Here is a camel to take your mind off that.

Luckily, an all-rice diet for two days had set me just about right, so I got into a car with some of my lovely colleagues and we drove for a couple of hours out of the city. Tashkent seems to go on forever; eventually it dwindles into smaller villages where everything is sold by the side of the road and camels chill under the trees. I don’t know if anyone else has ever played on Golden Sun 2 on Gameboy Advance, but when the mountains appeared in front of us, they reminded me of some of the mountains on that. They were yellow, brown and dry and hairy. But utterly stunning.

So mountainous!

We went to a little viewpoint above the lake to take photos in every combination of the four of us possible, and then drove down to a little resort. It turned out that going for a swim in the nearest lake to Tashkent on a sunny Sunday wasn’t exactly an original idea, so the only option was to park the car a little way away from the lake and fight our way down through many cars, getting beeped at by just about everything except pedestrians. It was so busy that we saw three cars cuddled up under a tree, hiding from the sun.

I wasn’t expecting the lake to have a beach, and although it was not much like any beaches I had seen before, it was definitely a beach. It was mostly made up of pebbles, but when we waded into the water, the ground was soft and sticky. It was rather pleasant while mildly worrying. So we jumped in and swam around for a little while, admiring the murkiness from all the other people’s sweat and the oil from jet-skis. It turned out that a man on the beach who was running speedboat rides actually knew two of our group, so he offered to get someone to drive us around the lake. We took pictures of the mountains from every angle, blasting out the europop and Uzbek classics while a little boy showed off his sick moves. Pretty jammy.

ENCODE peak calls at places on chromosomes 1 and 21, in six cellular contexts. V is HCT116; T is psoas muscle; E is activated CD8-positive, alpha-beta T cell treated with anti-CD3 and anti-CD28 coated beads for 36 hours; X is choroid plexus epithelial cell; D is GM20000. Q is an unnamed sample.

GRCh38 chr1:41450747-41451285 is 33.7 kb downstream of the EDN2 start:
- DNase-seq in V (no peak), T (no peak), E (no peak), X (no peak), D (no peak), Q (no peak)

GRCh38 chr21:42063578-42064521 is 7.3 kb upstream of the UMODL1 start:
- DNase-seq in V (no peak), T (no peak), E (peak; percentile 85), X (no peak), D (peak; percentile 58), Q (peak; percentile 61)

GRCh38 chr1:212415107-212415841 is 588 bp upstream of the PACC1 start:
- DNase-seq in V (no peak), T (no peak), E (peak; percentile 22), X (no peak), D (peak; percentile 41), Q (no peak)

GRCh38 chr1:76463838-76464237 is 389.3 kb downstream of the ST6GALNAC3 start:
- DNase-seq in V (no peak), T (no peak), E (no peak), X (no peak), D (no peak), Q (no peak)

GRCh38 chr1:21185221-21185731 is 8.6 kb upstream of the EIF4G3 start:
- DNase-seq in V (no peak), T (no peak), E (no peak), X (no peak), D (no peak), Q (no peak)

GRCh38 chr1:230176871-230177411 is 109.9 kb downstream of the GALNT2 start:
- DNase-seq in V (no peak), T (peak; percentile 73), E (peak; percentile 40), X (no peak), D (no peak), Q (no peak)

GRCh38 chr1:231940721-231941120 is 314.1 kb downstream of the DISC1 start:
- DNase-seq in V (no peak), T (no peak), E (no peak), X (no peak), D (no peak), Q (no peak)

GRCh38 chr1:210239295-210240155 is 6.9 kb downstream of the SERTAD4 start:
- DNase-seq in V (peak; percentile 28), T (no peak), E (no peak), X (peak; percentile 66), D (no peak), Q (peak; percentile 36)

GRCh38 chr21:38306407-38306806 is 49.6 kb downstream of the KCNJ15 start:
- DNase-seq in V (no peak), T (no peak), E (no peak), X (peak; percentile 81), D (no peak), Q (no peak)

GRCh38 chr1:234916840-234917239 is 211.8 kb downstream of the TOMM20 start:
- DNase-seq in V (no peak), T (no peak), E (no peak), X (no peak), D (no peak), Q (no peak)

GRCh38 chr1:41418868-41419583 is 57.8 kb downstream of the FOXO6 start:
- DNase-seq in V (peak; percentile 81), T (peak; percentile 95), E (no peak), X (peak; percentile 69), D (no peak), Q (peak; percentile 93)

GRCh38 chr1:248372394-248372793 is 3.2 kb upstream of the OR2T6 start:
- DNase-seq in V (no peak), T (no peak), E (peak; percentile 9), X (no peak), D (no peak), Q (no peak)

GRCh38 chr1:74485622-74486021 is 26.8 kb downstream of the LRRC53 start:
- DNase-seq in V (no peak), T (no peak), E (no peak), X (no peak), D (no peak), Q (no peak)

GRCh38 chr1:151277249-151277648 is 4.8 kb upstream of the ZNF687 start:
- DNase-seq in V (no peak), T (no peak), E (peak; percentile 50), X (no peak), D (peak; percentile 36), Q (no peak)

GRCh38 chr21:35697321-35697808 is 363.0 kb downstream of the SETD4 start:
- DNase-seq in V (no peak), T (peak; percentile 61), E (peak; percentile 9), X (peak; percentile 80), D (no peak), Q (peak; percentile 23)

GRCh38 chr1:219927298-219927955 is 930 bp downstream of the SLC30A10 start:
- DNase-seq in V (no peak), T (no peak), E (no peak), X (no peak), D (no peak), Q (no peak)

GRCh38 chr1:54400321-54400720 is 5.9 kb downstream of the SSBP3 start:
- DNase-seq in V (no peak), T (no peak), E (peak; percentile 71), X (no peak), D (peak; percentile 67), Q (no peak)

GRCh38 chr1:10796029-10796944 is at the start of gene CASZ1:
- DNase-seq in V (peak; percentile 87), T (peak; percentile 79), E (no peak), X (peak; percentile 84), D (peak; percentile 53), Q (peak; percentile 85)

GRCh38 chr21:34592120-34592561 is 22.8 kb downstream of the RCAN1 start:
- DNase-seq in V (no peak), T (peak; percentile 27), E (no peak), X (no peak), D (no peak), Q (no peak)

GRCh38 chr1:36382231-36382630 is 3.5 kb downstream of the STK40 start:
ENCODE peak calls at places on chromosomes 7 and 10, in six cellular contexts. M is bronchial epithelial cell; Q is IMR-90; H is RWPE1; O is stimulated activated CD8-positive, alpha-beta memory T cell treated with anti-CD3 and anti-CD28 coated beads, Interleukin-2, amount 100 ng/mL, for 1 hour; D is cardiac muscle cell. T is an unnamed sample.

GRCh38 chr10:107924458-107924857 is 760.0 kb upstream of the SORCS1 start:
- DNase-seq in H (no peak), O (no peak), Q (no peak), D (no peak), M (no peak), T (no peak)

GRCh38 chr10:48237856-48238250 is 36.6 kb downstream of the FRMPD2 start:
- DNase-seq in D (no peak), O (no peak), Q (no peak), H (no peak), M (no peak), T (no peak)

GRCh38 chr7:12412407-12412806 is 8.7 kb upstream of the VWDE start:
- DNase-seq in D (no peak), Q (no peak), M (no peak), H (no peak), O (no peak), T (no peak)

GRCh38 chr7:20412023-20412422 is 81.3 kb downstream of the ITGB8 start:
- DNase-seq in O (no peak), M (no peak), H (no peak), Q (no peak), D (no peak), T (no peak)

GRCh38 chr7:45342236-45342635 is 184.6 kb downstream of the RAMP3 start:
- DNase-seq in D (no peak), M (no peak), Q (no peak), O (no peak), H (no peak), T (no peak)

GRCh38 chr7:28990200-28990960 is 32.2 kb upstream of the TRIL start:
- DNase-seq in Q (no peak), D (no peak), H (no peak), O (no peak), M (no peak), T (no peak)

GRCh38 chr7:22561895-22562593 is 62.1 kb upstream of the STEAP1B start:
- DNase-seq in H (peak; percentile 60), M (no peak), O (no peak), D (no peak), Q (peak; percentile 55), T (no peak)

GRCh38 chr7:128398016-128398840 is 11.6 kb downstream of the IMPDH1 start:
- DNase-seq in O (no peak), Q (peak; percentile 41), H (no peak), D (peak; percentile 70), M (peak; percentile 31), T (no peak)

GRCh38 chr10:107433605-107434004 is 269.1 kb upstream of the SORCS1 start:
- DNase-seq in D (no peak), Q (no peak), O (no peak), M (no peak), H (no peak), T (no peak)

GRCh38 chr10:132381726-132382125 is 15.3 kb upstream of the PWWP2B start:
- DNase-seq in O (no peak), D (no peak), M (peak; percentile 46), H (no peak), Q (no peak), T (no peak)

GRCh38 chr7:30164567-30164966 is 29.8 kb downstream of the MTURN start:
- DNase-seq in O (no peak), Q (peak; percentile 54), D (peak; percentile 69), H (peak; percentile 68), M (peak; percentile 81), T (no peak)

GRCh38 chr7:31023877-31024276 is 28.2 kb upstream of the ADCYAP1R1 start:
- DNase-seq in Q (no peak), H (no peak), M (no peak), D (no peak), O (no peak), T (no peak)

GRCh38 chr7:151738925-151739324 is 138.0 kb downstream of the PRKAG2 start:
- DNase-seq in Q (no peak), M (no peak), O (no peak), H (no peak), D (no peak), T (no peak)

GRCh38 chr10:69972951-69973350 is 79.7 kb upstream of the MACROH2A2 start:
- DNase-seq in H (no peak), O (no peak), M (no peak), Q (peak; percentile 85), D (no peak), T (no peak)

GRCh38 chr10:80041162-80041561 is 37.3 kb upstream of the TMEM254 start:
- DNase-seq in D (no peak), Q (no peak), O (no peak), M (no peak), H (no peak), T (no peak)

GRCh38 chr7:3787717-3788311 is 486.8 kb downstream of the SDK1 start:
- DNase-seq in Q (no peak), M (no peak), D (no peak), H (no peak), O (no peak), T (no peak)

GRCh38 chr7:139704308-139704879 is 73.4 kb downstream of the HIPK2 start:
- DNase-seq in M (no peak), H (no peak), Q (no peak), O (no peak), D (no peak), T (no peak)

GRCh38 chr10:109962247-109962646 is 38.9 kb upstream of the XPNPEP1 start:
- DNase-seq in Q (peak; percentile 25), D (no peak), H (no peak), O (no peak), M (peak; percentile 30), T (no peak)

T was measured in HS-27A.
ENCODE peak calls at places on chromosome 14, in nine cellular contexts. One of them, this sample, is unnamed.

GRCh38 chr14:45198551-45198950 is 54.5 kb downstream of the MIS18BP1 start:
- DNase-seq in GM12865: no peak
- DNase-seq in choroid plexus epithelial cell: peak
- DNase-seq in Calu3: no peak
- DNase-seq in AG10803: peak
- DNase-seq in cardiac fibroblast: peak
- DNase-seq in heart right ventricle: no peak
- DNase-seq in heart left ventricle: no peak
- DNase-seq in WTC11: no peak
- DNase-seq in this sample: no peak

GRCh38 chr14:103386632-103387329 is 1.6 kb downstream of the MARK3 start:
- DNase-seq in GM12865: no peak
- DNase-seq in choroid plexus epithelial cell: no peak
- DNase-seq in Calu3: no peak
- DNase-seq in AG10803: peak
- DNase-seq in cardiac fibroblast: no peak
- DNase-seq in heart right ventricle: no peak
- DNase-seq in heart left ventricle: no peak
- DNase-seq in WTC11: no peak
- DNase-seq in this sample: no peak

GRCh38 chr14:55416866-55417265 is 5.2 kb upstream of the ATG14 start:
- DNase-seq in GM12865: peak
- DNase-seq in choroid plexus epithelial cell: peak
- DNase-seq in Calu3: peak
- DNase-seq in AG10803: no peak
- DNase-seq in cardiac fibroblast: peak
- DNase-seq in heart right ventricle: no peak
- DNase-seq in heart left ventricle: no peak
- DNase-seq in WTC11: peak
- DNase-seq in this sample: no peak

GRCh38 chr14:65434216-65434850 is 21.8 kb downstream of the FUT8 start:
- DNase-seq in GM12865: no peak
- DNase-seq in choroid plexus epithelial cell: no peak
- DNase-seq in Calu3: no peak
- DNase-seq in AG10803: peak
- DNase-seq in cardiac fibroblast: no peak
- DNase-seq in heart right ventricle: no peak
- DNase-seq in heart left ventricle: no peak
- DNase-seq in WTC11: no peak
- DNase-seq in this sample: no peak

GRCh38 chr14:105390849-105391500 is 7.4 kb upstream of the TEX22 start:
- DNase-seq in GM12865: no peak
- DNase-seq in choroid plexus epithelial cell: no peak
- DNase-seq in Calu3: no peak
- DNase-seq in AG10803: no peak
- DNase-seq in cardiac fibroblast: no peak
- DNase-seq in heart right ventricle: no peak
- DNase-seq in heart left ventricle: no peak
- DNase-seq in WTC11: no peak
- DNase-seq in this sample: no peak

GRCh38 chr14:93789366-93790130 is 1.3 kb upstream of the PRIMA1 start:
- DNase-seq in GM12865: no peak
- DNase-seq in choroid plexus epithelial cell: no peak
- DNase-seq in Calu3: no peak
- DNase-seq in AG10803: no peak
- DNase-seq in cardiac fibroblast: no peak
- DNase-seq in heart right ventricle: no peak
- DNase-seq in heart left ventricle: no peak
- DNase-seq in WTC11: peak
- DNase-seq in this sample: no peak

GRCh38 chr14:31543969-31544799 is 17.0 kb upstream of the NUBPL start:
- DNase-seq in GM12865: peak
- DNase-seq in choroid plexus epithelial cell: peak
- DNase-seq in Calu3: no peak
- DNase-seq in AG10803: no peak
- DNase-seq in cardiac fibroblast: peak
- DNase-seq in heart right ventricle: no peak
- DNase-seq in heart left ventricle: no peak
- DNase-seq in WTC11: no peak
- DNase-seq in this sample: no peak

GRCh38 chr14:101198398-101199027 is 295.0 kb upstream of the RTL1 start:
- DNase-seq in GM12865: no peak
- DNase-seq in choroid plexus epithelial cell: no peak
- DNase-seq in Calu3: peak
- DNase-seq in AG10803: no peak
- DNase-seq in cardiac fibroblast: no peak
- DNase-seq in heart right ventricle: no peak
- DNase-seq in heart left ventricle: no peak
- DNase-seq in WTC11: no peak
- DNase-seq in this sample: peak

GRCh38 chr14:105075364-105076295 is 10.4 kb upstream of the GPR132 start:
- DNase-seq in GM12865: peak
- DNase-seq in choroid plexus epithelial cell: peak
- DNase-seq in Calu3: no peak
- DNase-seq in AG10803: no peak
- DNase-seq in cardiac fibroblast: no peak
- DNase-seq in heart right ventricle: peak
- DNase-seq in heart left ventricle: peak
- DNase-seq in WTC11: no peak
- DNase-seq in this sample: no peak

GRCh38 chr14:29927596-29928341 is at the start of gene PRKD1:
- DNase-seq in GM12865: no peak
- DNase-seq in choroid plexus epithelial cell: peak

"WHAT IF I FALL OUT OF THE BACK OF THE BOAT AND DIE????" - my brain while this photo was being taken.

The evening finished with a gorgeous meal on one of those benches where you have your feet up and the table is really little. I’m sure there’s a much more elegant name for that, but I have yet to learn it. Feel free to share if you want to fight my ignorance. The meal was delicious, but I was encouraged to try a salty milk drink. The two Uzbeks kept telling us “it’s just a runnier version of the salty yoghurt you’re dipping your cucumber in!” which I think is a very fair point. On the other hand, I was only dipping things into it, not watering down the yoghurt and drinking it.

Here are some lovely pictures.